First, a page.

The range of off-the-cuff commentary on the new health “deal” from the professional media is predictably pathetic. There’s the usual variety of pro-government shills nodding sagely and agreeing that Canadian healthcare is expensive and unsustainable, even though as far as First World countries go we’re solidly middle-of-the-road, and spend only a fraction of what the Americans do on a per capita basis.
One extreme I really didn’t expect, though I can’t say it surprises me, is the position that Jim Flaherty did us a favour by dictating his terms rather than negotiating an actual agreement with the provinces. That link goes to Don Martin, who apparently feels that a dictatorship is far superior to a federal democracy because it involves much less boring diplomacy. As I say, this hardly surprises me: since at least the end of April, when they endorsed this government en masse, the majority of the corporate media has been alternating between calling for authoritarianism and weakly fretting about how many eggs will have to be broken to make the new Canadian omelette.
Update: In the “maybe they’re just stupid” department, the Globe & Mail throws its hat into the ring by suggesting that we could develop an “efficient” system and drop our wait times down to German or Dutch levels if only we made physicians work overtime and handle “minor” questions over the phone. This statement cannot possibly have been made by anybody who actually personally knows a practicing physician. In any case, the reason Germany and the Netherlands have less problems getting access to doctors is because they have 1.5 times as many doctors per capita as we do. As I have repeatedly stated, and will keep on stating, you can’t make resources more efficient if they don’t exist in the first place.
It doesn’t seem to have occurred to them yet that this might be a problem. Instead, the media is doing its best to play up how great Canada is. They don’t have much to go anymore, since our international reputation is in tatters, we are one of the most anti-science governments in the First World, our healthcare system is going to be slashed and privatized, and our economy is teetering on the precipice.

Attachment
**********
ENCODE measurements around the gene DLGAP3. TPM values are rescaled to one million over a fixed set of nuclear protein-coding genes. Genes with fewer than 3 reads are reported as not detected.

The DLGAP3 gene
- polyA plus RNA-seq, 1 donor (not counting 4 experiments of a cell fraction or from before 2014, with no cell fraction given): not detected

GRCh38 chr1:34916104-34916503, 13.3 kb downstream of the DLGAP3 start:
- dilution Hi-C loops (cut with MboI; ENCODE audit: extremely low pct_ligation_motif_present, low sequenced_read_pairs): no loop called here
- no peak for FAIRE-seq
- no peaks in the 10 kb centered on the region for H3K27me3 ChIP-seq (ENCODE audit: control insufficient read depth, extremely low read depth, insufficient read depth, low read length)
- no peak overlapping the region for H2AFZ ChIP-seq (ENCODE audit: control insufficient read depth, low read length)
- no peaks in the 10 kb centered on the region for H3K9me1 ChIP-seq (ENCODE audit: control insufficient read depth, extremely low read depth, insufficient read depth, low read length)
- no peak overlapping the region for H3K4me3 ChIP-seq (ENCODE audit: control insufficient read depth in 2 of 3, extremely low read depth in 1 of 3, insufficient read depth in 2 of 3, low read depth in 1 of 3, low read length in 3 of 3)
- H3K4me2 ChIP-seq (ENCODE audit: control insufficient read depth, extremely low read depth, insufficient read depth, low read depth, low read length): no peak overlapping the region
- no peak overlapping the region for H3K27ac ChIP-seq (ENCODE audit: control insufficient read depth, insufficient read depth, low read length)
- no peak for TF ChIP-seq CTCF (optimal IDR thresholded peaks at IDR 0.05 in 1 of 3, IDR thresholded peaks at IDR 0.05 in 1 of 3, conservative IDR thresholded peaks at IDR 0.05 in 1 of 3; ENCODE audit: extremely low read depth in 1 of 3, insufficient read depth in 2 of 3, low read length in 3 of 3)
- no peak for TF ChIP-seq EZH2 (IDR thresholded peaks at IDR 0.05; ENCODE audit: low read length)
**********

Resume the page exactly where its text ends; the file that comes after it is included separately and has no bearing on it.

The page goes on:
You can see how difficult the task becomes by checking out another pro-government piece published today, by Maclean’s, which makes the patently preposterous claim that Canada is the best in the world because more Canadians than Americans think their country is the best in the world. Since not all countries can be better than every other one, this is a ridiculous question, better for measuring nationalist delusion than anything objective. The author, Nicholas Kohler, realizes this, and promptly moves to his second argument: that Canada is a good place because there are a number of famous Canadian singers, like Justin Bieber, who say so, too. I think I would be insulting my readership if I wasted your time explaining exactly why this “reasoning” is breathtakingly pathetic.
But let us return to healthcare. Since austerity is the name of the game for the next decade, I would like all those who are welcoming this “agreement” (and that will be the last time I call it that, since it was dictated under duress) to answer the following question for me. It’s the most important question to ask, and so it doesn’t surprise me in the least that nobody is answering it:
Who should be denied healthcare so that we can reduce our commitments to healthcare?
Should it be heart surgery, perhaps — just as our aging population will start requiring more and more of it? How about cancer treatments — ironically, just as geneticists were starting to get a good handle on how we might eventually cure this disease? Reducing wait lists? Providing family doctors for all Canadians? Please identify to me which service we were going to provide with the extra healthcare funding, which you think is unnecessary. And be specific.
I already know what the pundits will say. They will prattle on about how we won’t actually need to cut anything because the new austerity regime will encourage everyone to find efficiencies. This is as absurd as it sounds on its face, much like telling a middle-class family that if you cut their take-home pay by $15,000 they won’t even notice because they’ll make their grocery budget more efficient. There are a limited number of major cost drivers in healthcare, and we don’t have any control over any of them: an aging population, a need for more doctors, and a need for new, patented drugs. We can cut more bureaucracy at the top, but there isn’t enough left to cut to make more than a mild dent in the problem.Tweet